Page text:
Eric Heisserer for WGA Board

Hi. I'm Eric. I'm a voting member of the WGA, since 2000. But this year, voting wasn't enough for me.

 
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Protect what you love.

The current political climate has been a rude awakening for a lot of us. It's shown how we cannot afford to be fair-weather activists when it comes to preserving our livelihoods. Be it national, local, or even union politics, one of the most effective ways to contribute is simply to vote. To cast your support for what you love and what you do. 

There also has to be enough representation on the ballot to let you find those choices to support in the first place. That desire drove me to run for the Board. I'm eager to defend the rights and core benefits our guild has earned before all of it comes under immediate threat. And I want to collaborate with our leadership to predict the next arenas so we can establish a presence and a precedent when it really matters. 

As a close friend said it: "It's either this, or therapy." 

Take a look at my Candidate Statement (below) for more.

Candidate Statement

Priority one for us is the fight we’ve already started: Revising the agency agreement. It’s a fight we have the leverage and the authority to win. A literary agent must first and foremost work for their writing clients. Packaging has become a monster that feeds on our inventions. The major agencies will not give up that habit quietly or easily, but it’s an attainable goal. And every boutique agency in town is rooting for us.

I admire what the current board has done for us. I want to see their work continue. Should I join their ranks, I’d add my support for programs currently in the works that bolster the guild’s ability to enforce timely payment and expand and protect our creative rights. I believe these initiatives will shift studio policy once employers realize, for example, we will collect data about the commencement and delivery of every contractual step.

I’ll also have my attention on the plight of the TV writer. The last round of collective bargaining earned us a victory against abusively long contracts that shrank actual income and disallowed writers the ability to find work between seasons. Next, I’d like to tackle the growing problem of the “mini-room” where networks get all the work of a full room at scale. Then there’s the flipside of the season contract: Short terms that prevent many writers from producing their episodes before their time is up. If we don’t nurture the process to groom future showrunners, those jobs will go to non-WGA members and non-writers.

Beyond that, I feel we’re a strong board when we run the gamut of member interests. We don’t want a Power Rangers team with everyone wearing the same color. To that point, I believe we need stronger representation in video game writing.

Video game business has long been outpacing film business in profits and that trend will hold. At the same time, they’re learning a key ingredient to a hit game—from a little indie like What Remains of Edith Finch to a major title like God of War—is compelling writing. Employers will continue to knock on our doors in search of writers up to the task.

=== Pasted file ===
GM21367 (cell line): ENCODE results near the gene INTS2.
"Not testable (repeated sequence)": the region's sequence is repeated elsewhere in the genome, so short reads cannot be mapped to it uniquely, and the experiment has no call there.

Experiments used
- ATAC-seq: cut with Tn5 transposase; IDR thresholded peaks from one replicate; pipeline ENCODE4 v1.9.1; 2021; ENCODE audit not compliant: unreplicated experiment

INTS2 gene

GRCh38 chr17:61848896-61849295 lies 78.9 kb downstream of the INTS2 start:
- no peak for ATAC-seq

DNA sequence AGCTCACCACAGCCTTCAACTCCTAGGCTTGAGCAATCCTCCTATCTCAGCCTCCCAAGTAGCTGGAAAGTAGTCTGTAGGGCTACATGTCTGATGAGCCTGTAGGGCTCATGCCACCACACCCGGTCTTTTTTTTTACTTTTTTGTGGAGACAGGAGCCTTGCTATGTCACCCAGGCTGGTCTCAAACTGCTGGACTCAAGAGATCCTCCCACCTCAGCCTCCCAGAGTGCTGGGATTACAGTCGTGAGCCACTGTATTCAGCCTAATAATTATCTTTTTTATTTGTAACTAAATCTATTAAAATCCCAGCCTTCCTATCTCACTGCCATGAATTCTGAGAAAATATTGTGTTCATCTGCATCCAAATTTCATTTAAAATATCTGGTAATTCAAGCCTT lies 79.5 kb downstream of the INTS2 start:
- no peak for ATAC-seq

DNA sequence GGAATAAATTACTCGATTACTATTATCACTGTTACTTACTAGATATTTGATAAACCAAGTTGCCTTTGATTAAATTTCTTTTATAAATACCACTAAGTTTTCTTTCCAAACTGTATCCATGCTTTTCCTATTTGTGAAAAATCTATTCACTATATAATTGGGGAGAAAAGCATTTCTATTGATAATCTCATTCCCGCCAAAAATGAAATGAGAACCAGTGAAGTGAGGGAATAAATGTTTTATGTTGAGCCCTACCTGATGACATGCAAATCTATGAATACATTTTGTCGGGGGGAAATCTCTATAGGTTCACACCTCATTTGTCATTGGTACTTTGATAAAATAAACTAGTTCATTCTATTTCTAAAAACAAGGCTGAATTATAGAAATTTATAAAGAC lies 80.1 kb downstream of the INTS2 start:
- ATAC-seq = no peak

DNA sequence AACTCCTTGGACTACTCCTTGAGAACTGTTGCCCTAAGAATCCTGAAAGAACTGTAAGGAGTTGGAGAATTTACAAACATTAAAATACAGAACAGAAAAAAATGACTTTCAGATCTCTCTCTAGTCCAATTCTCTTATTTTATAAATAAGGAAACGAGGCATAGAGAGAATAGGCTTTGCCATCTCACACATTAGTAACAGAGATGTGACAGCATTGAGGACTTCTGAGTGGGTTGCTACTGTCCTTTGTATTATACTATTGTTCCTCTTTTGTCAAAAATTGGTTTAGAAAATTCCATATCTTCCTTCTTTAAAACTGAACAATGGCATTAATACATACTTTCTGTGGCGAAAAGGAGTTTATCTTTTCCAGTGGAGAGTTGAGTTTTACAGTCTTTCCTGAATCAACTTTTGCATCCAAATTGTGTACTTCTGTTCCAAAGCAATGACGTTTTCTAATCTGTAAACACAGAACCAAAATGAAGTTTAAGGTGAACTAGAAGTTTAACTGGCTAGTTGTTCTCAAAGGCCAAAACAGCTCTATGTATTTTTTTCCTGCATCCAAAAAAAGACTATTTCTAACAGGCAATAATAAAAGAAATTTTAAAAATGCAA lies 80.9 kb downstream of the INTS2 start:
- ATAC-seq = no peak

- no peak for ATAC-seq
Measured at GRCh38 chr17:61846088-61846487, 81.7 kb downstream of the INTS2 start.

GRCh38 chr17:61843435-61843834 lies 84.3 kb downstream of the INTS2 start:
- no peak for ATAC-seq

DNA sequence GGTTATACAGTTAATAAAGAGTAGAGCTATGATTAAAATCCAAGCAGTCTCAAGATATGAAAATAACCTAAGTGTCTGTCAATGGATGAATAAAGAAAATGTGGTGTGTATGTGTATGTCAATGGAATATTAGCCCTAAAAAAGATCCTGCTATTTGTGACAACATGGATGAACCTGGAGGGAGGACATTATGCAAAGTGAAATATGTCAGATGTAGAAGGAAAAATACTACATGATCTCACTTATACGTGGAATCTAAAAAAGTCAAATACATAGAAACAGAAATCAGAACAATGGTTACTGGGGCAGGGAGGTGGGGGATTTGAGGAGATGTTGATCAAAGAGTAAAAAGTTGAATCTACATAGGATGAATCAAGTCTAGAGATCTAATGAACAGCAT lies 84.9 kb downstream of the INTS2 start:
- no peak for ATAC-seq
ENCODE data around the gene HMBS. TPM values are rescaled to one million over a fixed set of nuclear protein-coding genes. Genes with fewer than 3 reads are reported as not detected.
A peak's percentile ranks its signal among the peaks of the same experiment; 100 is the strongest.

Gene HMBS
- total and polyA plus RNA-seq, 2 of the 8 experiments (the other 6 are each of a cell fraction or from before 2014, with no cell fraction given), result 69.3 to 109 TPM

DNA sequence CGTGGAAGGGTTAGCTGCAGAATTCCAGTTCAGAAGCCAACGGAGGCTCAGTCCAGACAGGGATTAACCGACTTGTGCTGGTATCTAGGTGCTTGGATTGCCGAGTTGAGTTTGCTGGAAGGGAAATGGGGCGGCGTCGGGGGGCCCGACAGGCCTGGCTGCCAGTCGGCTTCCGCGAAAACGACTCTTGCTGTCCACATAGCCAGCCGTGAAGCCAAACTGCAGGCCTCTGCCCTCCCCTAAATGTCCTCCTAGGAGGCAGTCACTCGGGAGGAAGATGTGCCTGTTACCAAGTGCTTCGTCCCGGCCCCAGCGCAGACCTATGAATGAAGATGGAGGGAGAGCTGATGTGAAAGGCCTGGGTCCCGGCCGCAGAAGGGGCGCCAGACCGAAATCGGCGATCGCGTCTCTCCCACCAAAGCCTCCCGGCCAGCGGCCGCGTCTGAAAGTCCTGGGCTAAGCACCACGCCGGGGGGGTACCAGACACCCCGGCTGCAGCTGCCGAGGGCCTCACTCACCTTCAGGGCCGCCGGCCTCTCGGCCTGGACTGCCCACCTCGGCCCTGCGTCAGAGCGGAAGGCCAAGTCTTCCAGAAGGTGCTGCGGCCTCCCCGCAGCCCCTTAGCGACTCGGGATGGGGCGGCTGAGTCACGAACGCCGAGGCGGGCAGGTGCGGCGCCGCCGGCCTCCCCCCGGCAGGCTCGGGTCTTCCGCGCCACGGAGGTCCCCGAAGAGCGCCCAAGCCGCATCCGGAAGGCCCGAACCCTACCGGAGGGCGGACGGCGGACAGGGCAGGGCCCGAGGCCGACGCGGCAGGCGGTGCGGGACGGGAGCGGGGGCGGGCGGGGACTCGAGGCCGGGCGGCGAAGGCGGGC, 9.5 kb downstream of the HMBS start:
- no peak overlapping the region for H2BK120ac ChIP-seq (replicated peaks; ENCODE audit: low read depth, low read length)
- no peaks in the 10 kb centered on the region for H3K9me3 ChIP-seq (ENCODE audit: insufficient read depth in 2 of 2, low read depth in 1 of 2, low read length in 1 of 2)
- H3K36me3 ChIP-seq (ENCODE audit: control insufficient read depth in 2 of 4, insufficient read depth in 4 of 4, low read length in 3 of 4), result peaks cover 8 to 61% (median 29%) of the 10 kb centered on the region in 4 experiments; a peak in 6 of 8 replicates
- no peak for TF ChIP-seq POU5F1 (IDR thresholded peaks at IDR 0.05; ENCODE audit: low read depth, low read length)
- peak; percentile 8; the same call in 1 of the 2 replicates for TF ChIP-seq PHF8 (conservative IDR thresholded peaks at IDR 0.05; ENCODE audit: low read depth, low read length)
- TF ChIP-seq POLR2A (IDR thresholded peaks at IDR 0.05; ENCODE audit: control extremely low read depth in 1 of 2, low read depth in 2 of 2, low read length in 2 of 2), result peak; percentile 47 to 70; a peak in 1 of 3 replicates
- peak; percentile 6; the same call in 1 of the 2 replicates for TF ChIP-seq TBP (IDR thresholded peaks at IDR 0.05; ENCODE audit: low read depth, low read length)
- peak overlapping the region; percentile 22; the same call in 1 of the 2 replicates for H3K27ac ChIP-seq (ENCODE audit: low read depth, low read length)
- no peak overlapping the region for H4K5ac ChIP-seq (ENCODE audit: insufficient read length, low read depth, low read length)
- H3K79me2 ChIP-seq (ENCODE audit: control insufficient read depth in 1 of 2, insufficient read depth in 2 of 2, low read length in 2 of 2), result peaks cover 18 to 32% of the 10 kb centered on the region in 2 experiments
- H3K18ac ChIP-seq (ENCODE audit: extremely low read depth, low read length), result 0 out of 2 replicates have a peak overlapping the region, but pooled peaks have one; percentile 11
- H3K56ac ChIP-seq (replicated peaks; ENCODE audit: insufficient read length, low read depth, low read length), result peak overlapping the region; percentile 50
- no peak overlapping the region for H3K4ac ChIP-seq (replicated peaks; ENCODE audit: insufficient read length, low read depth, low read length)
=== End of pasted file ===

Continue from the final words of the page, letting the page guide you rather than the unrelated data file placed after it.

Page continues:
I began working with Riot Games and their multibillion-dollar title League of Legends in part to establish a beachhead for the guild. As they look to expand their entertainment slate with both TV and film projects, it should be through WGA contracts. And it’s my aim to grow out that guild presence there more each year, including game-specific writing. But that’s just one studio among many giants. If a member is working toward a relationship with a game company, or wants to maintain an existing one, we should do what we can to establish or maintain a relationship between the company and the WGA—through outreach, access, and precedent.

When I first ran for the Board of Directors more than a decade ago, there was a distinct opposition among two groups, or slates. This year, I’m not running against anyone. Everyone on this ticket has real value and brings a strong voice. Whether I get to join them this cycle or not, I feel confident in our future with these candidates.

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Endorsements

These WGAw members have graciously given their support.

If you're a WGAw member and would like to add your name to this list, you can do so by clicking the ENDORSE ME button below. It takes a matter of seconds. I'm grateful for your attention.

Nick Antosca

John August

Mark Banker

Lindsey Beer

Liz Benjamin

Robert Berens

Jeanie Bergen

Andrea Berloff

Christine Boylan

Blair Butler

Chad Gomez Creasey

Shauna Cross

Ian Deitchman

David DiGilio

Travis Donnelly

Carleton Eastlake

Dana Fox

Scott Frank

John Gary

Michael Gilvary

Melissa Glenn

Drew Greenberg

Mark Gunn

Alexi Hawley

Felicia D. Henderson

Cheryl Heuton

John Hlavin

Matt Johnson

Rian Johnson

Bill Kelly

Albert Kim

Michelle King

Robert King

Moira Kirland

Sneha Koorse

Ken Kristensen

Christopher Kubasik

Angela LaManna

Niceole Levy

Steve Lichtman

Patrick Macmanus

Matt Manfredi

Kelly Marcel

Jacob Meszaros

Grant Morrison

Kieran Mulroney

Chris Nee

Tim O'Donnell

Nicki Paluga

Zak Penn

Nicole Perlman

John Rogers

Michael Ross

Creighton Rothenberger

Beth Schacter

Scott Silver

Randi Mayem Singer

Eugene Son

Jon Spaihts

Rebecca Sonnenshine

Darren Stein

Barbara Stepansky

Danny Strong

Nora Sullivan

Mark Swift

Brandon Tenney

Geoffrey Thorne

Noelle Valdivia

Sarah Watson

DB Weiss

William Wheeler

Gary Whitta

Cormac Wibberley

Marianne Wibberley

Terence Paul Winter

Carly Wray

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